Mike discussed on KIRO Nights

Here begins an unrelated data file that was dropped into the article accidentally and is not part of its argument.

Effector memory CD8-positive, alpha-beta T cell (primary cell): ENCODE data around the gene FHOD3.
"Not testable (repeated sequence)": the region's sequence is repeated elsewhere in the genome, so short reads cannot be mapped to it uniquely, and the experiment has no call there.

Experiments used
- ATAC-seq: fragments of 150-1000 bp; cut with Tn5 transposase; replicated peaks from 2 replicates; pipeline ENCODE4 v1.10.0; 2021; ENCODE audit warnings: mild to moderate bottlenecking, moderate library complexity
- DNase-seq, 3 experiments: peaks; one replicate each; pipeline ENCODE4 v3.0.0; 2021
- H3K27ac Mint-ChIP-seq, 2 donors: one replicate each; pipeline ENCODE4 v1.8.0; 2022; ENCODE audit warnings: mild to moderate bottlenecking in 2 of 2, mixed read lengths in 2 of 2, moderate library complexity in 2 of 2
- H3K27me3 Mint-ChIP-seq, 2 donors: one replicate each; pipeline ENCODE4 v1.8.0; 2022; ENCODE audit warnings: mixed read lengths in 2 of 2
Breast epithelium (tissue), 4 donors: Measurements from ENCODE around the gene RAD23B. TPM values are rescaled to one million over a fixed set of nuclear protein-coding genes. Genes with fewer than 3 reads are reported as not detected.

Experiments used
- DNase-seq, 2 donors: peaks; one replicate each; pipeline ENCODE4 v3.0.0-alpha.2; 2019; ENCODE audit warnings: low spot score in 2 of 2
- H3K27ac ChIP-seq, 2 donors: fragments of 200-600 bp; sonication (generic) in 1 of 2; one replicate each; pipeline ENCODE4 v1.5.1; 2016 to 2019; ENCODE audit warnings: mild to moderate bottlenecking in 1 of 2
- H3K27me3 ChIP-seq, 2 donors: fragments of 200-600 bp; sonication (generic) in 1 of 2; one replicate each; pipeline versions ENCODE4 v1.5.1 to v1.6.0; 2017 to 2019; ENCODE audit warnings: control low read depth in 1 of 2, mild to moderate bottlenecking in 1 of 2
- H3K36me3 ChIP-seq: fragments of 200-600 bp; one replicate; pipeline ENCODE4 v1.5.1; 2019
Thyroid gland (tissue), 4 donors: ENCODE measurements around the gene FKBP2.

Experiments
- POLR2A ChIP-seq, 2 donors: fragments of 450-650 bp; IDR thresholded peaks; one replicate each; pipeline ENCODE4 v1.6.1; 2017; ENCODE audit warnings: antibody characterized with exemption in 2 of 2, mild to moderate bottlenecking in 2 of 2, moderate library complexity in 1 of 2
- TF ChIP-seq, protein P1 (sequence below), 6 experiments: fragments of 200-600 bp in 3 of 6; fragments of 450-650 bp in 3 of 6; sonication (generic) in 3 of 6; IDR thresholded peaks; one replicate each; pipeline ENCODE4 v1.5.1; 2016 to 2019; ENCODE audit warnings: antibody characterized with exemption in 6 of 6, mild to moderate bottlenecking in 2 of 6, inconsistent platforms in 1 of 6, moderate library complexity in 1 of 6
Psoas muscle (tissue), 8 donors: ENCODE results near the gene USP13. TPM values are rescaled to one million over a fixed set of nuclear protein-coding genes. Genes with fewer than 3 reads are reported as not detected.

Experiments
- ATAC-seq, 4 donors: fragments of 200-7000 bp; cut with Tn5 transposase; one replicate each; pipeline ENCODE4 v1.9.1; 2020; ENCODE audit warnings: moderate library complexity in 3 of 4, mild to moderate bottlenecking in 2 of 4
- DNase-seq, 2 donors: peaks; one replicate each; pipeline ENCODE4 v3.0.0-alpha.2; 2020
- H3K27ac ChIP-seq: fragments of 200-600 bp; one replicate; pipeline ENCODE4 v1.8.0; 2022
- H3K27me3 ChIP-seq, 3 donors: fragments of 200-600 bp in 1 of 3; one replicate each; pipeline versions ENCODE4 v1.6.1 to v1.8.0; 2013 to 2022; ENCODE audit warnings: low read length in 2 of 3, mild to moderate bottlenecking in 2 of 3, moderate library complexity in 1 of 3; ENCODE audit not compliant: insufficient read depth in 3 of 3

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It'll pop up on the screen in and we can hear your thoughts at least read your thoughts and then maybe other people here and if we decide to read about in the air who knows anything can happen that's the fun thing about so okay Mike I got a question for you have you ever bought groceries online at just a couple of times I've I did AmazonFresh two or three times my girlfriend immediately became convinced it was more expensive than me going down to KFC and so I've done a couple times since then but I haven't delivered when she's not home so she doesn't know anything about your doing covert Chris we do but I don't do very often yeah that's fantastic I have I've never done it I'm still old school but apparently I am I am a dying breed and and you know like we do on the show we love to bring on experts and and we have one joining us right now Taylor Soper from geekwire managing or geekwire thank you for joining us but Taylor when you did a story recently just about how this be online shopping online grocery stores Instacart things like this are soaring right now because people are home they can't they don't want to go out or they're just limited on where they can go and of the ordering has gone through the roof is that is essentially what's going on right now right correct and yet thanks thank god for having me on hope you're safe and staying healthy yeah this this this pandemic has basically forced a lot of people to buy groceries online and and it's resulted in what some analysts are calling a permanent consumer shift you know all my grocery buying has already been ramping up over the past several years but haven't quite hit the mainstream per se but RBC capital this ran a survey of fifteen hundred shoppers and forty two percent of eight use online shop grocery shopping at least once a week and that's up from twenty two percent in two thousand eighteen so definitely it definitely what is trending upward already but this code nineteen crisis has just shot everything away up Instacart as said that you know they were expecting that type of growth in two to four years and I've seen it happen in two to four weeks so the amazing what's happening to the online grocery industry right now so what does that mean in terms of hiring for example it is that delivery people are at a premium right now definitely and if you try to buy from Amazon for Asher Amazon prime now or Instacart you may have had trouble finding an open delivery time math because there's not enough workers and so Instacart I she said that they're going to hire an additional three hundred thousand shoppers the next three months to keep up with demand and yet so they've they've they've got this influx of demand and they really need workers now the workers cited so it's a whole nother topic to dive into because you know these are fairly low wage jobs and right now if you're a shopper working for one the service of your you know you know you're kind of putting yourself at risk by going into grocery stores and hanging outside all day and driving around and making a delivery is and so there's there have been some push backs from some of the shoppers there was an Instacart strike and Instacart has made a few changes like providing hand sanitizer and then map but for sure these companies are in need of these workers from the demands yeah well I'm curious so these sort of gig jobs I would imagine that Instacart given its projected growth given its current growth is very interested in having these delivery people treated as contractors and not as full time employees is that correct for sure you know that the date has been going on for years now with companies like Instacart are over I mean how do you treat these workers as contractors or do you treat them as employees and have to give them benefits and what's happening with the cover nineteen outbreak on you know topics like unionization and making the gig workers into full time employees is super interesting if you're following what was happening with Amazon and and the the factory worker in New York I got fired for speaking out and protesting you know the unionization in it it is is that the core of the ana how Amazon really doesn't want to have their you know warehouse workers unionized and so with the grocery deliveries it's it's a similar conversation in that you know the ideal workers are in demand they have a little more you know say to demand some of the benefits and so can be really interesting to watch companies like Instacart and Amazon you know how much are they going to be giving to these contractors well I would think much more than before because they really need I mean on this because the demand for this labor is super high and they may have to make some it may have to give up some something to his workers because they they they they they need him yeah we call them heroes I mean you hear it every day right that's people are saying maybe we should treat him like it thrown out out there I'm so Taylor the the idea that you know I look back it at online shopping I'm I'm thirty nine years old I was a teenager when Amazon kind of started doing its thing and we were talking about well you're there certain things you're never going to buy off the internet like books were easy right sure I'll buy a book offline but something like shoes or clothes or food or things like that people said you're you're you're never going to do that online you're always going to want to go in a store and we've seen at least with with clothing that that's not the case at all people people buy clothes **** nilly online now do you think that that this is going to be that sort of that this has gotten people who may not have been used to the idea of buying food online now they are used to the idea of buying food online and this will be the new normal yeah you bring up a great point with that you know we started with books and CD's getting shipped to our front steps our doorsteps and now we're comfortable with almost anything being bought online except for groceries you know any person like I've actually never done online grocery to because I want to go to the store and you know pick my produce pick my knees instead I don't really mind going to the store but like you said this this pandemic has kind of forced people to use online grocery and and for a lot of the people people they they're realizing the extra conveniences that not actually having to go to the store miss having a show up on your doorstep because I think there's so many orders coming through the price is you know I know my connection and maybe something that is more expensive I think it's pretty compatible to you actually going to the store and so we get the price compatible you added convenience online grocery really seems to and a lot of ways like a better option than going to the store and so I think companies like Instacart and Amazon and others like that I've kind of been banking on that shift happening I just didn't know no one expected it happened it happened so quickly you know in the last month like it had so you know the RBC capital study I mentioned earlier that that three analysts there were saying that this is a permanent consumer shift that is happening I'm gonna take all my groceries becoming habitual practice among shoppers so interesting to see what happens you know even as the economy re opened and you know hopefully we can we can we get past this outbreak I think it's pretty safe to say that you know you're gonna see some folks just switch mainly to online grocery shopping we're talking to Taylor Soper managing editor of geekwire Taylor are they seeing the growth and I mean obviously in a place like Seattle there probably was earlier quick growth there is but you know it's an early adopter kind of town I'm Sir places in the bay area in California southern California as well maybe New York but are they seeing the growth the Instacart growth in the other places in Oklahoma City for acts or to Maureen Iowa are they seeing Instacart or do you know if they're seeing that sort of growth in those places that traditionally maybe haven't been early adopters for at least some of this yeah that's a great question I haven't seen any by city or our state by state data but I'll have to imagine that you know like you said early adopters kind of on a place like Seattle or San Francisco or New York City maybe folks that are always on their phones over time haven't you know what you need to know that online grocery delivery existed but I I know from this pandemic you know people are being forced to whether you live in Iowa or Illinois or Florida kind of use the services if you don't want to go to the store and we just put yourself at Rick's risk so you know the numbers that we're seeing at your times reported that Amazon grocery using a fifty X. order growth in this month and that that that that's not just the coastal city that stuff across the country and so I think everybody across the U. S. is either just you know they might just be learning about the services I think that might have been the issue for a lot of the the companies whether it's Amazon or Kroger or target or Walmart you know what you didn't even know this existed but these companies have been spending the past summer years working out the Kinks improvement technology where you can really just go on your smartphone a couple buttons and you know have something show up a couple hours later so that should that be part of a larger shift happening in all cities across country so is the question then I mean I guess if you are a market or your supermarkets is the question then whether or not you decide to grab this delivery for yourself or you just make alliances with and Instacart's or with some of the other third party delivery service yeah that's a good question and I think Instacart that's how that's why you've got to come so prevalent and popular today day ink these partnerships with a bunch of grocers who don't have the capabilities or knowledge or time and money to invest in the technology that makes it all happen and you know manage all the shoppers and so that's where the car has really taking advantage and really capture on the market but you know this survey did find that Amazon was the most you service I think sixty percent of the of the folks that they buy groceries online with Amazon compared to forty seven percent Walmart and so it's really interesting to watch Amazon step into the into the ring here and Amazon acquired whole foods now several years ago for almost fourteen billion dollars in that I had a lot of people scratching their heads and like a lot of things that Amazon does you start you're starting to see how that kind of fits into their project they this grand scheme where domination you know you get world domination Baxley where you get people are legal slash Donna that online grocery thing you know you have to be a prime member to use the online grocery service and then he became a prime member and you spend more on Amazon dot com you start.